Sea of Thieves season 9 has drawn some criticism for being relatively light on new content, but it sounds like a massive upgrade for solo players.
In a deep dive video shared to Rare's YouTube channel, Sea of Thieves lead designer Andrew Preston breaks down the forthcoming season 9 into two categories: "changes to the sandbox" and "quality of life" updates. If that sounds a little dull for one of the game's four yearly updates, lead designer Shelley Preston jazzes up the new season succinctly:
"In season 9, players will experience a refreshed, revitalized sandbox experience of that quintessential Sea of Thieves gameplay, with a ton of opportunities on the horizon and a bunch of quality of life changes."
OK, so it's a filler season, right? Well, looking at the season's highlights – the new Chests of Fortune and accompanying cosmetics, Skulls of Destiny, and balance changes to world events – season 9 looks fairly light compared to, say, season 7, which gave us the option to buy our own ships. And yet, despite many in the community calling the new season "underwhelming," (opens in new tab) "severely lacking," (opens in new tab) and "on par with some of the monthly updates," as a mostly solo player I couldn't be more excited.
Those aforementioned balancing updates will make some of Sea of Thieves' best content solo-able at long last - specifically, world events will now "scale for the amount of players who are nearby and taking part." Moreover, the Ashen Lord and Fort of Fortune world events have been rebalanced to make them easier for smaller crews.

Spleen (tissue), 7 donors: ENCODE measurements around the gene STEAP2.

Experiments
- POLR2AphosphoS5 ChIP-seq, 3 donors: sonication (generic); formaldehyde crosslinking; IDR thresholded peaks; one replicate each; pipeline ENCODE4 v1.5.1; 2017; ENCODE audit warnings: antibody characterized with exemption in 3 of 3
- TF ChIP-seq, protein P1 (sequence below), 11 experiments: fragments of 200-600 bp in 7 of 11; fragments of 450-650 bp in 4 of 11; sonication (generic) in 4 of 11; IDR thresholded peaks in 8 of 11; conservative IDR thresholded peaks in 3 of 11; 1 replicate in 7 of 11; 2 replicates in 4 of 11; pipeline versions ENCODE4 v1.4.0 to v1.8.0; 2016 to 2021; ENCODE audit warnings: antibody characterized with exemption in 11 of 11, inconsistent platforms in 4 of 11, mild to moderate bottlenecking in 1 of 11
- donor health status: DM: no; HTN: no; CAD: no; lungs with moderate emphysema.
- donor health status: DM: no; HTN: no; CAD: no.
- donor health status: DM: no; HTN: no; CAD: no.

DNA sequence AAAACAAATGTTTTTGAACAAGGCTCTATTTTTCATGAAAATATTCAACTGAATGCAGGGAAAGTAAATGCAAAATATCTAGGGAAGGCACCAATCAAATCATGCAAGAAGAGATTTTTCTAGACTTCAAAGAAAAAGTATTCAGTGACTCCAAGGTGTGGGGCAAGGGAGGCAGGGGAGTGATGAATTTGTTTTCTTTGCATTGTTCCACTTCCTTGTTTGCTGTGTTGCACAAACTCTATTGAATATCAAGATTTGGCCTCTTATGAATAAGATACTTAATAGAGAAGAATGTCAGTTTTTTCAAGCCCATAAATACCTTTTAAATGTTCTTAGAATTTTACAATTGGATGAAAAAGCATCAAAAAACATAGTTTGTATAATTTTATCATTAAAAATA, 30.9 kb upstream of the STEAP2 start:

For me, and for the underserved community of Sea of Thieves solo-sloopers, season 9 means these world events will be feasible for the first time as a single player, just like the Reaper's Chests and Reaper's Bounties. Ghost ship fleets are returning in season 9, and now I won't have to turn and run from them as they won't take an hour to complete, time in which a brigantine or galleon might've otherwise swooped in, sunken my ship, and stolen everything I'd fought for.
Sea of Thieves' ninth season includes other welcome quality of life changes, a few of my personal favorites being seagulls that'll fly around a sunken ship's loot to make it more discoverable and a harpoon that automatically places loot in your ship instead of making you grab it from the hook and put it down yourself. But it's the scaling world events that'll open up so much more of the game when I don't feel like squading up.
While the relative lack of actual new content is sure to turn off bigger crews, I'm hopeful the changes in season 9 will prove invaluable to solo players and smaller crews who've previously felt left out of Sea of Thieves' biggest events.
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